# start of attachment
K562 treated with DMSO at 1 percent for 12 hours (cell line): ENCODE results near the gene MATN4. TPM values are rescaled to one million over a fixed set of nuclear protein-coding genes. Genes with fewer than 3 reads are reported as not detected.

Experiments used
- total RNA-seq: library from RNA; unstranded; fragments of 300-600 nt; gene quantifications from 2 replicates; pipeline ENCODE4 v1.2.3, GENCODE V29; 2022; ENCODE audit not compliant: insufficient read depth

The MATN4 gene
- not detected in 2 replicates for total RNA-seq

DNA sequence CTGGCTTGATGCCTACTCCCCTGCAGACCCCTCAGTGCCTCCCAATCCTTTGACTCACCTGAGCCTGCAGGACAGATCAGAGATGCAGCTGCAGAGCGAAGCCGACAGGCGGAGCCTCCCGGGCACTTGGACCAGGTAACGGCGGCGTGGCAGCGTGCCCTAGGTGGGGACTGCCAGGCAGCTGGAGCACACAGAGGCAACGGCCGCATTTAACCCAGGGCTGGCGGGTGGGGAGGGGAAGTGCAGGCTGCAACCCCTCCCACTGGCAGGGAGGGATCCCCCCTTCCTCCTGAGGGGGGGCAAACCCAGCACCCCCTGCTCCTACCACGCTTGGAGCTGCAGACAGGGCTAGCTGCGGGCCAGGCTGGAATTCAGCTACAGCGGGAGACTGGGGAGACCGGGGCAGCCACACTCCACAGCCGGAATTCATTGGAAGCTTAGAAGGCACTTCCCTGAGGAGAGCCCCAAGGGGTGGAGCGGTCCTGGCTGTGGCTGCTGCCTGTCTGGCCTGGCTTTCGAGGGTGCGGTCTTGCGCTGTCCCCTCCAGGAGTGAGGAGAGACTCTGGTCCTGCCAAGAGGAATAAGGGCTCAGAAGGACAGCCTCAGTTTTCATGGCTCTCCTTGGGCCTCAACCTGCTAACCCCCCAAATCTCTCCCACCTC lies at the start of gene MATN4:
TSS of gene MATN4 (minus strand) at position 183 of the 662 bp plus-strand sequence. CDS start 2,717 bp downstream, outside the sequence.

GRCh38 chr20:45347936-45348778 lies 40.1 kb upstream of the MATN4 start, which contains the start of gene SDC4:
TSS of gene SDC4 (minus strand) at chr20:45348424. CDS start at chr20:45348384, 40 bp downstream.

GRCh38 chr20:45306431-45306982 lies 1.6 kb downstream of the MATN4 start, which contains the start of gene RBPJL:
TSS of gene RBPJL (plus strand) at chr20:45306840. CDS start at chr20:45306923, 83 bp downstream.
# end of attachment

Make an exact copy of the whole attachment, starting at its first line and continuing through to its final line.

K562 treated with DMSO at 1 percent for 12 hours (cell line): ENCODE results near the gene MATN4. TPM values are rescaled to one million over a fixed set of nuclear protein-coding genes. Genes with fewer than 3 reads are reported as not detected.

Experiments used
- total RNA-seq: library from RNA; unstranded; fragments of 300-600 nt; gene quantifications from 2 replicates; pipeline ENCODE4 v1.2.3, GENCODE V29; 2022; ENCODE audit not compliant: insufficient read depth

The MATN4 gene
- not detected in 2 replicates for total RNA-seq

DNA sequence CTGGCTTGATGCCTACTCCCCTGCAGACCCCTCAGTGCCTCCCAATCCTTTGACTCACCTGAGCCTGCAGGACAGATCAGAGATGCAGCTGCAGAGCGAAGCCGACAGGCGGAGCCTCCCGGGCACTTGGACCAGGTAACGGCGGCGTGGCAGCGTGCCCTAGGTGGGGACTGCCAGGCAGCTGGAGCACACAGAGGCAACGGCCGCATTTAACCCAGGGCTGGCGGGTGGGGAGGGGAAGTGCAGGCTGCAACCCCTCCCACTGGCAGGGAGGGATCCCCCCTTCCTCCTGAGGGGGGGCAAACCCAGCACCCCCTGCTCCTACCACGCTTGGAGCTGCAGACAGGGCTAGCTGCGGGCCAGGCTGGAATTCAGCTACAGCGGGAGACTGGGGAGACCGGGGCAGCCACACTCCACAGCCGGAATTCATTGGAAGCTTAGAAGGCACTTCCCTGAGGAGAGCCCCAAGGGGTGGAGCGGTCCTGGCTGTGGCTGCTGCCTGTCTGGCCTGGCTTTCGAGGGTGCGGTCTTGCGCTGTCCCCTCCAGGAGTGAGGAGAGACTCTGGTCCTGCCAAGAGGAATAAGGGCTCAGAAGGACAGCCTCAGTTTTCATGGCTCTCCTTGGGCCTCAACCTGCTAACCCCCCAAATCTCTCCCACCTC lies at the start of gene MATN4:
TSS of gene MATN4 (minus strand) at position 183 of the 662 bp plus-strand sequence. CDS start 2,717 bp downstream, outside the sequence.

GRCh38 chr20:45347936-45348778 lies 40.1 kb upstream of the MATN4 start, which contains the start of gene SDC4:
TSS of gene SDC4 (minus strand) at chr20:45348424. CDS start at chr20:45348384, 40 bp downstream.

GRCh38 chr20:45306431-45306982 lies 1.6 kb downstream of the MATN4 start, which contains the start of gene RBPJL:
TSS of gene RBPJL (plus strand) at chr20:45306840. CDS start at chr20:45306923, 83 bp downstream.